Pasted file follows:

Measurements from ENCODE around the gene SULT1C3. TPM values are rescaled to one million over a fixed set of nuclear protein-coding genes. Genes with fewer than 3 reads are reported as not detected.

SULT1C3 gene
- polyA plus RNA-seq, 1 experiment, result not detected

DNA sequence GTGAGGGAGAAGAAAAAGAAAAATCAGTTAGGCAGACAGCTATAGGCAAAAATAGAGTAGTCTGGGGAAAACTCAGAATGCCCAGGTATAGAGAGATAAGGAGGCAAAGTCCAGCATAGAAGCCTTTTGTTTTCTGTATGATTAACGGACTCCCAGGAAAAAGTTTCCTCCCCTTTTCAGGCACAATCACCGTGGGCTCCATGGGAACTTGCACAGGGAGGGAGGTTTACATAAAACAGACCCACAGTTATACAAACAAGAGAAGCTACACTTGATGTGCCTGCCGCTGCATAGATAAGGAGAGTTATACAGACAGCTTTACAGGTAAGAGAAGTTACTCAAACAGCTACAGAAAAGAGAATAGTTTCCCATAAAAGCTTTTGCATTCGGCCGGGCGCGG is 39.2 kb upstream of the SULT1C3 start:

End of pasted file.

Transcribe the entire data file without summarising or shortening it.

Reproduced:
Measurements from ENCODE around the gene SULT1C3. TPM values are rescaled to one million over a fixed set of nuclear protein-coding genes. Genes with fewer than 3 reads are reported as not detected.

SULT1C3 gene
- polyA plus RNA-seq, 1 experiment, result not detected

DNA sequence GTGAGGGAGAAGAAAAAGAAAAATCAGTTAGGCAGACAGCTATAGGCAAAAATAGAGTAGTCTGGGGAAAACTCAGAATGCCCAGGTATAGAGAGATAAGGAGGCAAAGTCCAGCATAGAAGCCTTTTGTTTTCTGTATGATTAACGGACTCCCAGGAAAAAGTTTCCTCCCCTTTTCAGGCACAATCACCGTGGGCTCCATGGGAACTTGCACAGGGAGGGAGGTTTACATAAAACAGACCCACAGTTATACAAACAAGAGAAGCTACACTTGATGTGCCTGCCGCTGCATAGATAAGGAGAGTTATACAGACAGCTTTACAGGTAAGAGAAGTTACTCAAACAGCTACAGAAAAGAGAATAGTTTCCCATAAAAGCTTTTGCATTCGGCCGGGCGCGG is 39.2 kb upstream of the SULT1C3 start: